Last December in Syria, a Christian man (a taxi-driver and soon-to-be father) was beheaded because his brother was overheard complaining that the rebels [the anti-Assad side, fractious as it is] were acting like bandits. For this, the complainer's brother was murdered and his body fed to dogs.
That, then, is what kept running through my mind as I read the first reading (St Paul's exhortation that the Corinthians follow the good example of the people in Philippi -- and ultimately of Christ himself) and the Gospel ("love your enemies, pray for those who persecute you....be perfect as the Heavenly Father").
|Paul pointing to Christ's example.|
In the light of the atrocity I was exposed to (and how many that do not reach our ears or eyes?), this command is all the more timely. These are not vague, namby-pamby enemies we're talking about here; not petty injustices or subtle forms of social exclusion. These are "to the death" enemies; the very definition of the word "enemy". And Jesus tells us to "love them, pray for them"; empty yourself and take the form of a slave for them; die for them. Pope Francis is recalling each of us to this central Christian "ethos" which is both a mindset ("have this mind among you which is yours in Christ Jesus") and a way of life; a way of seeing as well as a way of behaving.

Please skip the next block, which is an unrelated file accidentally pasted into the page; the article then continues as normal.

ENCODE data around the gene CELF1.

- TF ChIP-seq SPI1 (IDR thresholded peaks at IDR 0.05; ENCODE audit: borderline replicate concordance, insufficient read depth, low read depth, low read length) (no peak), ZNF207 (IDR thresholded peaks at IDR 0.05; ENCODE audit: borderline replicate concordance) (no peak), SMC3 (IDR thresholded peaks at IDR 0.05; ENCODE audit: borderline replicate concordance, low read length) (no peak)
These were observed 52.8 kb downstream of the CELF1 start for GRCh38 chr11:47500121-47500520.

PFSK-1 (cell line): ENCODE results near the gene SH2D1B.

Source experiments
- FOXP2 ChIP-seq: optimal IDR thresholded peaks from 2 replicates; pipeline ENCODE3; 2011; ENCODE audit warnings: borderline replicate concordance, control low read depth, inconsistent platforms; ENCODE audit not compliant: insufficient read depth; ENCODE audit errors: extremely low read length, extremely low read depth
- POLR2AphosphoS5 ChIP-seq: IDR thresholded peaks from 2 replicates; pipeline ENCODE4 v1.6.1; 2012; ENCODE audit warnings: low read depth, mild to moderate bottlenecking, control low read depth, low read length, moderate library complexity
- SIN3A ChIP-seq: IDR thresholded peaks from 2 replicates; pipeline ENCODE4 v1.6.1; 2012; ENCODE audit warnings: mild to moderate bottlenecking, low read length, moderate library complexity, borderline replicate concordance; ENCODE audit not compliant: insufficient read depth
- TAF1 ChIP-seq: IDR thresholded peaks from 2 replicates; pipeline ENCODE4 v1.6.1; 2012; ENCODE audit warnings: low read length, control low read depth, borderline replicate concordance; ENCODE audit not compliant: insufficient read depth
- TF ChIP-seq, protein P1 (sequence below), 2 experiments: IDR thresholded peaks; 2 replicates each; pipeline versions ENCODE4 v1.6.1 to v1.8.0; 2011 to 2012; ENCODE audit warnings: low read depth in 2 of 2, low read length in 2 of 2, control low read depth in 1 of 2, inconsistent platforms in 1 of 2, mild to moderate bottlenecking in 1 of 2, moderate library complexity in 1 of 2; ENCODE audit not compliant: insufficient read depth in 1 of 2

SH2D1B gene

Jesus wants his followers to manifest God's indiscriminate goodness precisely in the situations that most mask and distort his presence; to transubstantiate the situation [this is our priesthood] and make it a place where, though "sin abounded, grace abounds all the more." That's just what happened on Calvary.